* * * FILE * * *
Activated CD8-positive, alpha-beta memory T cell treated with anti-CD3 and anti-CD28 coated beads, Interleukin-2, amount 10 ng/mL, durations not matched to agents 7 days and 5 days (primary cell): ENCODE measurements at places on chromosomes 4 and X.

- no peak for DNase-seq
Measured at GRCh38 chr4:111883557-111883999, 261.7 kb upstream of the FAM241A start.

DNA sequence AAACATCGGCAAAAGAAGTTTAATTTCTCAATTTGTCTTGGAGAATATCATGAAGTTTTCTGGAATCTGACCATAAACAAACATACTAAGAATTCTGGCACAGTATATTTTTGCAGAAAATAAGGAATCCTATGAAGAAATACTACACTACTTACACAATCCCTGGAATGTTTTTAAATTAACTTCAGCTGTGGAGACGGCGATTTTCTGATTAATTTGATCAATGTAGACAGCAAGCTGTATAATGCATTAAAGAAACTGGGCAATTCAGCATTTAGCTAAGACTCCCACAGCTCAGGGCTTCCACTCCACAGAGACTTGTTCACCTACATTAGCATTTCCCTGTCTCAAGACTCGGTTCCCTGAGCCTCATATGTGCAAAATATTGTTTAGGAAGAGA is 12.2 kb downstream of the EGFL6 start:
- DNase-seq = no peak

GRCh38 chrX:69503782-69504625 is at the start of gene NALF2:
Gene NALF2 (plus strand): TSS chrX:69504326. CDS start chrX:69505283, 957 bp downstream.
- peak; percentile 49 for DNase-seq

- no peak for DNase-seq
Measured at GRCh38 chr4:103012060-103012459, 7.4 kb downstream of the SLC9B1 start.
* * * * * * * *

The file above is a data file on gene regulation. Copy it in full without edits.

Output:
Activated CD8-positive, alpha-beta memory T cell treated with anti-CD3 and anti-CD28 coated beads, Interleukin-2, amount 10 ng/mL, durations not matched to agents 7 days and 5 days (primary cell): ENCODE measurements at places on chromosomes 4 and X.

- no peak for DNase-seq
Measured at GRCh38 chr4:111883557-111883999, 261.7 kb upstream of the FAM241A start.

DNA sequence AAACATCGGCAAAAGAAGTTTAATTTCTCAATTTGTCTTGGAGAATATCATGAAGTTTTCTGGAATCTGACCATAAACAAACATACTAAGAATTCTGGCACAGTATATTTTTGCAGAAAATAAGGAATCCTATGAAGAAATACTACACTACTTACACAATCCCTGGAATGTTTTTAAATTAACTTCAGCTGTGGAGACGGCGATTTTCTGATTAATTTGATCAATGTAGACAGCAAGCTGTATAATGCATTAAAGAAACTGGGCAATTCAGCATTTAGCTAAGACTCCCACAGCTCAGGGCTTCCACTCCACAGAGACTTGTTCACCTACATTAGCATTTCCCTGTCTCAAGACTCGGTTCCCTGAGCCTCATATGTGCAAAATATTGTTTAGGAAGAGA is 12.2 kb downstream of the EGFL6 start:
- DNase-seq = no peak

GRCh38 chrX:69503782-69504625 is at the start of gene NALF2:
Gene NALF2 (plus strand): TSS chrX:69504326. CDS start chrX:69505283, 957 bp downstream.
- peak; percentile 49 for DNase-seq

- no peak for DNase-seq
Measured at GRCh38 chr4:103012060-103012459, 7.4 kb downstream of the SLC9B1 start.